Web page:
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J Immunol. 2002 Jul 1;169(1):443-53.

New IL-17 family members promote Th1 or Th2 responses in the lung: in vivo function of the novel cytokine IL-25.

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  • 1DNAX Research Institute of Molecular and Cellular Biology, Palo Alto, CA 94304, USA. hurst@corgentech.com

Abstract

We have biologically characterized two new members of the IL-17 cytokine family: IL-17F and IL-25. In contrast to conventional in vitro screening approaches, we have characterized the activity of these new molecules by direct in vivo analysis and have compared their function to that of other IL-17 family members. Intranasal administration of adenovirus expressing IL-17, IL-17C, or IL-17F resulted in bronchoalveolar lavage neutrophilia and inflammatory gene expression in the lung. In contrast, intranasal administration of IL-25-expressing adenovirus or IL-25 protein resulted in the production of IL-4, IL-5, IL-13, and eotaxin mRNA in the lung and marked eosinophilia in the bronchoalveolar lavage and lung tissue. Mice given intranasal IL-25 also developed epithelial cell hyperplasia, increased mucus secretion, and airway hyperreactivity. IL-25 gene expression was detected following Aspergillus and Nippostrongylus infection in the lung and gut, respectively. IL-25-induced eosinophilia required IL-5 and IL-13, but not IL-4 or T cells. Following IL-25 administration, the IL-5(+) staining cells were CD45R/B220(+), Thy-1(+/-), but were NK1.1-, Ly-6G(GR-1)-, CD4-, CD3-, and c-kit-negative. gamma-common knockout mice did not develop eosinophilia in response to IL-25, nor were IL-5(+) cells detected. These findings suggest the existence of a previously unrecognized cell population that may initiate Th2-like responses by responding to IL-25 in vivo. Further, these data demonstrate the heterogeneity of function within the IL-17 cytokine family and suggest that IL-25 may be an important mediator of allergic disease via production of IL-4, IL-5, IL-13, and eotaxin.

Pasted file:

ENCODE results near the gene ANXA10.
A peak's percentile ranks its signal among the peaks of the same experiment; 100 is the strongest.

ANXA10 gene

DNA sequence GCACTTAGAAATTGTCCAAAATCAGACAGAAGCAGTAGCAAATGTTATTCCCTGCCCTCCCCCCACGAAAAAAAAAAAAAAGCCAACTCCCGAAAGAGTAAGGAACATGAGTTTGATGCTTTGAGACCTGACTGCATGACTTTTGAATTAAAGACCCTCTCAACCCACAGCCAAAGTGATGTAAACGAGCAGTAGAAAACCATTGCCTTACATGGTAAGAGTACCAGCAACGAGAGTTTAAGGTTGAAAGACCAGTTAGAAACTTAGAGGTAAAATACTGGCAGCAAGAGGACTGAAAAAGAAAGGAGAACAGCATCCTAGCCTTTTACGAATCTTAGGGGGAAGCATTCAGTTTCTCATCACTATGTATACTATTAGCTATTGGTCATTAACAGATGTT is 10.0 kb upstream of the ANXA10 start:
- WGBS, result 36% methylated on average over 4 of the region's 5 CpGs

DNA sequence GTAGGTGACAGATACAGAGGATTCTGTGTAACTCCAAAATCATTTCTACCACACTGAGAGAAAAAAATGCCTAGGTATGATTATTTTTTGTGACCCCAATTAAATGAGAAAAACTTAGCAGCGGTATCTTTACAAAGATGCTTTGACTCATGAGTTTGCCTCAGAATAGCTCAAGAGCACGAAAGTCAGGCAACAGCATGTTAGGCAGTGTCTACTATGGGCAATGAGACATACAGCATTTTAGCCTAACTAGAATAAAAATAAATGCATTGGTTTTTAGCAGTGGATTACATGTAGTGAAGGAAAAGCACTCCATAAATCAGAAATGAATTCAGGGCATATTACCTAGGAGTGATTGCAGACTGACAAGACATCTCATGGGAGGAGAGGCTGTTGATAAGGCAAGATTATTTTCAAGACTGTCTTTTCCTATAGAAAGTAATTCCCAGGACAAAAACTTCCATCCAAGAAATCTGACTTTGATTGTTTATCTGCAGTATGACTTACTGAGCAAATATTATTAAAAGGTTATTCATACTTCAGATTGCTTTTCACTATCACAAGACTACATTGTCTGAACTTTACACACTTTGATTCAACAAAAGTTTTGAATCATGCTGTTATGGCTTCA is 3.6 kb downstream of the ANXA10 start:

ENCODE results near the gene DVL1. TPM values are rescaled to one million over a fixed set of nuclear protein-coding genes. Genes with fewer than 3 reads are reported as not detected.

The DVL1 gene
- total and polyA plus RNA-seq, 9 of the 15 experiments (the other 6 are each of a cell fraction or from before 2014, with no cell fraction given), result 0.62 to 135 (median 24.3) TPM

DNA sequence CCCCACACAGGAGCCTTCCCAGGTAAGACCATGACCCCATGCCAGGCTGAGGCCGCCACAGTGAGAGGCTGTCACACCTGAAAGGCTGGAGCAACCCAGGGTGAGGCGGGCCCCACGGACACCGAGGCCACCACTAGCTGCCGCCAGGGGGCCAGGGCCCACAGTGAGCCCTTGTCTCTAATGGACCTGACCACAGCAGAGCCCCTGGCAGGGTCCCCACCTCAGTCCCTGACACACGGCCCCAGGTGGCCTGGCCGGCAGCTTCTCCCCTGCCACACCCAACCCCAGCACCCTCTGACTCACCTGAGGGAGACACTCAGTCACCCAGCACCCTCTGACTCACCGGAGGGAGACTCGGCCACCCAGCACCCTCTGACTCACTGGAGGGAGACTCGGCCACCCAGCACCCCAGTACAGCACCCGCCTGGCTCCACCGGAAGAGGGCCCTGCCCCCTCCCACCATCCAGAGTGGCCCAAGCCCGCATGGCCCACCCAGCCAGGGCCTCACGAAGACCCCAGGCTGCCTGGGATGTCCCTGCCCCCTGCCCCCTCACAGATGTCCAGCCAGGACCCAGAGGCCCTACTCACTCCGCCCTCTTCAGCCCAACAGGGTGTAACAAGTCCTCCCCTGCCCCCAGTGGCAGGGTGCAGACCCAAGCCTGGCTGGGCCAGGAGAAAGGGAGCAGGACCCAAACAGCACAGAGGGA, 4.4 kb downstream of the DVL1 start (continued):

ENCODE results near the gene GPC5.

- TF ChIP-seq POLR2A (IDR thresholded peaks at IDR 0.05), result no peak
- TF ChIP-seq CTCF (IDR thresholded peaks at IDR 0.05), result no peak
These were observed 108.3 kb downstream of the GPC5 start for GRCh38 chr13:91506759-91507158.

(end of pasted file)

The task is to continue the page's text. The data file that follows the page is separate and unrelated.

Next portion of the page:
PMID:
12077275
[PubMed - indexed for MEDLINE]
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